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Fire Alarms and Software


Some years ago, I got into the habit of using fire alarms as a metaphor for continuous integration and automated tests. My take was that organizations were always holding back resources to get servers for continuous integration, especially where project funding was provided by the business side. Simple reason: the management didn't really grasp concepts like automated tests and CI. I know that the metaphor doesn't completely fit in many ways, but it's a nice way to communicate the urgency and importance of having this security around. So I started using terms like "security net" and fire-safety to illustrate our need for a build-server.


It also is a handy metaphor when convincing developers to write tests for their code. Many developers fail to see the immediate benefits of practicing TDD, for example, but everyone has the fear of fire, or letting a bug slip by and into production.

I like comparing the team to the fire squad in a small city. The more fire alarms we've got distributed throughout buildings in the city, the bigger chance there is that we will get there in time to put out the fire and prevent any serious damage. For software, the more unit tests we've got distributed throughout the components in the code base, the bigger the chance that any bug-causing commit will break the build, and we can "move out" out and fix it.

Even though a smoke detector is not a guarantee that fire will be discovered in your apartment, having one in every room will drastically increase the chances that fire is detected. You could say the same for unit tests, and stopping bugs from getting into production.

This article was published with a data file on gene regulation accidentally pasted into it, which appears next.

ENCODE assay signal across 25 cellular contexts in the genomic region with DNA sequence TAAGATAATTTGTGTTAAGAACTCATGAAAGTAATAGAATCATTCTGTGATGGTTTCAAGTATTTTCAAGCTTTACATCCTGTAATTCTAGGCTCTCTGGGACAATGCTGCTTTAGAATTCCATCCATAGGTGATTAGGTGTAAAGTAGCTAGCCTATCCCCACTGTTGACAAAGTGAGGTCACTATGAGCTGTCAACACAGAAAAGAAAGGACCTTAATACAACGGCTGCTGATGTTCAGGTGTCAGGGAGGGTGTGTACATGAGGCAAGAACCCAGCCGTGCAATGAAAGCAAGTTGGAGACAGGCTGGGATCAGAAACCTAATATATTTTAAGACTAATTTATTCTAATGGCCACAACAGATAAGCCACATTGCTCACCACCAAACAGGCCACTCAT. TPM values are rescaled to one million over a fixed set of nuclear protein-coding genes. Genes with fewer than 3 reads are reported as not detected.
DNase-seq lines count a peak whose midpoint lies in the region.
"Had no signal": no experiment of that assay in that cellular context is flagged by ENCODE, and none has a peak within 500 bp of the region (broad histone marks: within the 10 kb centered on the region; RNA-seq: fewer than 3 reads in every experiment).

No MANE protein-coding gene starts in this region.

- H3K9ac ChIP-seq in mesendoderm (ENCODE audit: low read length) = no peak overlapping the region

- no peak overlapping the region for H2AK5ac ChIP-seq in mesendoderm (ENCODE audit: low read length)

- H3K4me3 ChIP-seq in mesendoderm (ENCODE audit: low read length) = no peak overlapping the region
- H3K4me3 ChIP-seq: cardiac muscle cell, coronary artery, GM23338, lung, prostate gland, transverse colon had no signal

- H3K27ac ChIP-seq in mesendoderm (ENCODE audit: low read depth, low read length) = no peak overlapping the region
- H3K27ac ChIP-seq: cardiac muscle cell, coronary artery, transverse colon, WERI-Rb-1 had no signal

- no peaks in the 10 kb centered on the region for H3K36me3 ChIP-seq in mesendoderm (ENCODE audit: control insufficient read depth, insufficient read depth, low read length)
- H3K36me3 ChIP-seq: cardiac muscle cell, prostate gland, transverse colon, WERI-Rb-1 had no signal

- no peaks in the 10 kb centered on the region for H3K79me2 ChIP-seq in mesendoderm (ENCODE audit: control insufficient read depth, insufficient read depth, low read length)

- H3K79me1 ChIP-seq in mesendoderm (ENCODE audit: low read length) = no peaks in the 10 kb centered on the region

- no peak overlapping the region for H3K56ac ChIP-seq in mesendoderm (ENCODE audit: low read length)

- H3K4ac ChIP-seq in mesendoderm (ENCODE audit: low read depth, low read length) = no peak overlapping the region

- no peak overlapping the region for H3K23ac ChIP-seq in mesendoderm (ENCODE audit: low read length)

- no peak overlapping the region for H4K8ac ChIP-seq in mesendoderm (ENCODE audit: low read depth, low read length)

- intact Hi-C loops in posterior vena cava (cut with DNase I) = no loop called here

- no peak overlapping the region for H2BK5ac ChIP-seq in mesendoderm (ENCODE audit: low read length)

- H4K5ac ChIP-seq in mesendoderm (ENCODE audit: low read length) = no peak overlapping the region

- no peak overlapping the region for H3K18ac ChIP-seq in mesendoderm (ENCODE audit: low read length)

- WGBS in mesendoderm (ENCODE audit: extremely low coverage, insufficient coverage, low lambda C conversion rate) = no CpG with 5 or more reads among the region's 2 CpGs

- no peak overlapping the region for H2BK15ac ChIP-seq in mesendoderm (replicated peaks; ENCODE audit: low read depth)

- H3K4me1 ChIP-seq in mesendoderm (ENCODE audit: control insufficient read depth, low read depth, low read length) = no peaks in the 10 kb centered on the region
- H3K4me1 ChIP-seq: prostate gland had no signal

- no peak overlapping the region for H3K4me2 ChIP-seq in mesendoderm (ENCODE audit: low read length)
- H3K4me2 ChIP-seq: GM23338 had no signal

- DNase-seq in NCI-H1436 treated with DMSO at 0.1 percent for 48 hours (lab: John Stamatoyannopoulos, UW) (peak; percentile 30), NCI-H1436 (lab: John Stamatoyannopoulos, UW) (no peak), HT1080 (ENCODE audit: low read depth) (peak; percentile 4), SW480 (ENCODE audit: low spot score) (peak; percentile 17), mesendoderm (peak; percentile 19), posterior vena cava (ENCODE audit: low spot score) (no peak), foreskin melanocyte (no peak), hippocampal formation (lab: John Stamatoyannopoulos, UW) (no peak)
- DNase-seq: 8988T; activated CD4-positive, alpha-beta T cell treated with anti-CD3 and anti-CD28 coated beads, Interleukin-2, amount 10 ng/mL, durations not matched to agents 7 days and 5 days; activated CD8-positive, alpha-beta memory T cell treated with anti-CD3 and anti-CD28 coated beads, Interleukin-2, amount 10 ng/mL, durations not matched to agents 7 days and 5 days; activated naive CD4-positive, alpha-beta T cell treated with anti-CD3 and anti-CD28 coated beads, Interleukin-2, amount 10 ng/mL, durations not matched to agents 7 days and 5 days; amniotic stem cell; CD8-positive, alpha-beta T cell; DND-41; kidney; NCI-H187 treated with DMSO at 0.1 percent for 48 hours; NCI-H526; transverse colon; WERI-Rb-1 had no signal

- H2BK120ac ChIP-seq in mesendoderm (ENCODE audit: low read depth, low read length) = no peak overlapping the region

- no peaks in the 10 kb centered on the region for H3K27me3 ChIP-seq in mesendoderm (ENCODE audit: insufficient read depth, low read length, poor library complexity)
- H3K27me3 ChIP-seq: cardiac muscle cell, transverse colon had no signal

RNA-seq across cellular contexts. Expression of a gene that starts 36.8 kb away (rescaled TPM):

You can use the metaphor to explain some related (mal)practices as well:
  • Having bad code is like having lots of flammable material lying around.
  • You can passively enforce safety by building fire-resistant material. This could be good code.
  • Your production error logs and exception handling are like fire alarms.
  • I might be stretching it a bit far here, but sprinklers could be like fail-early systems. Components that shut down in case of bugs, preventing any more damaging usage.
  • 30% of smoke detectors are said to be non-operating (faulty, batteries, etc). You could use this to explain that your tests need maintenance as well.
Well, like any metaphor, it can be taken too far, so I'll stop there.

PS: A funny thing about apartments here in Germany is that there aren't so many smoke detectors around. I'm sure that there are plenty of smart people who get these for their own safety, but it's not required by law. In Norway you are required to have at least one smoke detector in every house or apartment.

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